Why Being Technology Agnostic Works

February 18, 2020

Being technology agnostic means that instead of adopting the “latest” tech, you choose the best technology for your unique context, goals, and people. 

 

We all know that technology changes constantly, and that in order to stay competitive and meet the needs of clients, customers, and employees, we have to keep up with those changes. There’s immense pressure on organizations to spend money and time on upgrades. However, it’s important to remember that technology is a tool, and not every tool – even the latest or most popular tool –  may be the best fit for your context. 

This is the essence of being technology agnostic; there’s no “one size fits all” solution.

Being technology agnostic means first looking at the bigger picture, evaluating your specific needs, challenges, and priorities, and then selecting the best match to meet those needs. It also means evaluating whether the technology you already have is simply not being used to its full capacity or if you need to switch to a different option. Technologies seldom disappear - they usually expand their capabilities and adapt into something more advanced, so it may be more important to adjust to the changes in what you already have.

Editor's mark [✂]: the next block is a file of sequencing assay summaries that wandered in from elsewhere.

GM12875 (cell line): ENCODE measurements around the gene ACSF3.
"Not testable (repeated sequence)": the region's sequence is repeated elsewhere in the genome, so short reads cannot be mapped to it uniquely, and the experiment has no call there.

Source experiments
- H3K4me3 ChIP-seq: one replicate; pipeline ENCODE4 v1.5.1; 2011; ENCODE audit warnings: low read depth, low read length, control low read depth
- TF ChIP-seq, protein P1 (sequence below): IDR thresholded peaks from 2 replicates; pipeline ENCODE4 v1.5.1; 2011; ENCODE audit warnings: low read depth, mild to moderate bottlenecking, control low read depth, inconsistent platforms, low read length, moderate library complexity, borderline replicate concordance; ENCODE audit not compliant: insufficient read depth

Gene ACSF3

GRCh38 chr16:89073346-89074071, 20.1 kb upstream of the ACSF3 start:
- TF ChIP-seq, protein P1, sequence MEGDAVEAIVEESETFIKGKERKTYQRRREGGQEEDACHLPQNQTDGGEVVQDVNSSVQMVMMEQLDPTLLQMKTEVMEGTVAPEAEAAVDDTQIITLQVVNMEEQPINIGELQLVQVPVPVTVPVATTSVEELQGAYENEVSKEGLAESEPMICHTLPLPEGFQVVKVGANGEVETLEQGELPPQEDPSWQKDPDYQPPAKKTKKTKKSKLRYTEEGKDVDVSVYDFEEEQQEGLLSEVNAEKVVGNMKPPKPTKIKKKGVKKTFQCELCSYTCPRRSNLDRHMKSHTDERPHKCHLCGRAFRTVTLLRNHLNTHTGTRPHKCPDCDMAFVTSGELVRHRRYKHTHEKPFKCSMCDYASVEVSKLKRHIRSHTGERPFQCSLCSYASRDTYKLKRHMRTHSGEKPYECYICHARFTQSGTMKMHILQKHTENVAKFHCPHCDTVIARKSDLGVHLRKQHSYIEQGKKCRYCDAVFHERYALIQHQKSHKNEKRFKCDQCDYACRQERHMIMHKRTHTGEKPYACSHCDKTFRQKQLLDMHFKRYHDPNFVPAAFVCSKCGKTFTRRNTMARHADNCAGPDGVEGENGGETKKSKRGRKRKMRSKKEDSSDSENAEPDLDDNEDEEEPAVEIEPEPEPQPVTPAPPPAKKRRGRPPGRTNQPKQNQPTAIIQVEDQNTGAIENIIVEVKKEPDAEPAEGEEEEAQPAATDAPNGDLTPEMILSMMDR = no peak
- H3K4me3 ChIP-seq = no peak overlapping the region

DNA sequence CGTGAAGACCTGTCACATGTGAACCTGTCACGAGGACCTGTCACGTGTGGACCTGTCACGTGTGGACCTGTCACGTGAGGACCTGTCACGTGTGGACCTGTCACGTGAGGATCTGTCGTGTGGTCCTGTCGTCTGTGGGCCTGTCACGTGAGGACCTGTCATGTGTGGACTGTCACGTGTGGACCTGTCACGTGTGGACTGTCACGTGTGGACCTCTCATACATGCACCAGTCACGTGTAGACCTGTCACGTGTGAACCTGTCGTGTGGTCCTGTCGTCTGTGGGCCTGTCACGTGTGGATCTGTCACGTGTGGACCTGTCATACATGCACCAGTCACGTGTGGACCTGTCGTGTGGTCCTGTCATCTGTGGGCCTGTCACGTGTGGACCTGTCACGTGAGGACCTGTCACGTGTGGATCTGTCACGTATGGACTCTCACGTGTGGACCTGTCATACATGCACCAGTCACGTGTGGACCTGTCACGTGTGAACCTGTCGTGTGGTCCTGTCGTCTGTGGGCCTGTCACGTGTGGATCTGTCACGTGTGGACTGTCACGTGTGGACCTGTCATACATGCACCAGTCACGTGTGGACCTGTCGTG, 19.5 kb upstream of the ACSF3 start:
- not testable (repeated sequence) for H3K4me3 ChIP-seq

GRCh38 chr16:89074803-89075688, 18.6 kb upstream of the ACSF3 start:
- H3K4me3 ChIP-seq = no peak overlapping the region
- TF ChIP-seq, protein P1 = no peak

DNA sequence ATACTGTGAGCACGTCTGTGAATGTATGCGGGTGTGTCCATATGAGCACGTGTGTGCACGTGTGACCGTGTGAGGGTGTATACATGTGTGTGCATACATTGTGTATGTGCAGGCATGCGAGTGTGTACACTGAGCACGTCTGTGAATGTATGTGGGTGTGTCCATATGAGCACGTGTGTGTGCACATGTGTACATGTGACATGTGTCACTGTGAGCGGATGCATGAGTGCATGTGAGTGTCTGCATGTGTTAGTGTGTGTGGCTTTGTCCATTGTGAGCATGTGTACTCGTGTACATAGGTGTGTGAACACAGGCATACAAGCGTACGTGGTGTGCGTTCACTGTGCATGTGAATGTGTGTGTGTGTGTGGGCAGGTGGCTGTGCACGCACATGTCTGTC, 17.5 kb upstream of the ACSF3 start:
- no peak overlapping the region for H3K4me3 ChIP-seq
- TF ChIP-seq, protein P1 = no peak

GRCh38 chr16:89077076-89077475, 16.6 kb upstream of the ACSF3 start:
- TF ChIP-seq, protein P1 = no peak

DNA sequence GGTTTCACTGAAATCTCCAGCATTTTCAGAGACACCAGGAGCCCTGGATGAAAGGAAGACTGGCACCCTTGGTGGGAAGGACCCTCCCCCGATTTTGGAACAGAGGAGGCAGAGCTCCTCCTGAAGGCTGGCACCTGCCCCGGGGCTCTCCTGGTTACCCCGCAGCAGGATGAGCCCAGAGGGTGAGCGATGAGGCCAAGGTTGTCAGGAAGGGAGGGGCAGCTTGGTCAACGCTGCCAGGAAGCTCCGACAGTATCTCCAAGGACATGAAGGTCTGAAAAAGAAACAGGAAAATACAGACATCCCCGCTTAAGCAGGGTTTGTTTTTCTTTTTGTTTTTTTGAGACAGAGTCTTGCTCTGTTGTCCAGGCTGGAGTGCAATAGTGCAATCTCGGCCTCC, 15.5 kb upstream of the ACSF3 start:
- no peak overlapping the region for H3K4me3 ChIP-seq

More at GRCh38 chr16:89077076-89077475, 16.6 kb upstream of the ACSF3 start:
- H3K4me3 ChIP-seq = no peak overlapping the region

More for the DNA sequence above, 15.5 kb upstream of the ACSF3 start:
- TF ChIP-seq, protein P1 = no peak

For example, you may have found that your employees are often not completing their required online training courses and some have complained that they don’t find the courses are delivered in a very user-friendly format. You’ve heard of a great new Learning Management System (LMS) that’s on the market and decide to invest in it to deliver the content more effectively and boost employee engagement. However, course completion rates stay about the same. So was the problem really with the delivery platform? Did you need such a complex LMS or would a simpler solution (for example a WordPress plug-in LMS like LearnDash added to your existing WordPress website) work better, when coupled with updated course content? 

Deciding on a technology or software solution before fully evaluating your needs is tempting, but it often backfires. 

If you’re going to invest in technology, then it’s important to work with providers who will not push their products or an out-the-box solution before they’ve evaluated your specific context, any particular barriers you may be facing, and your overall needs. It’s also vital not to get carried away by “the latest thing” - even if it’s what your competitors are doing. 

Your challenge or need should always drive your technology and software choices, not the other way around. That’s why staying technology agnostic works.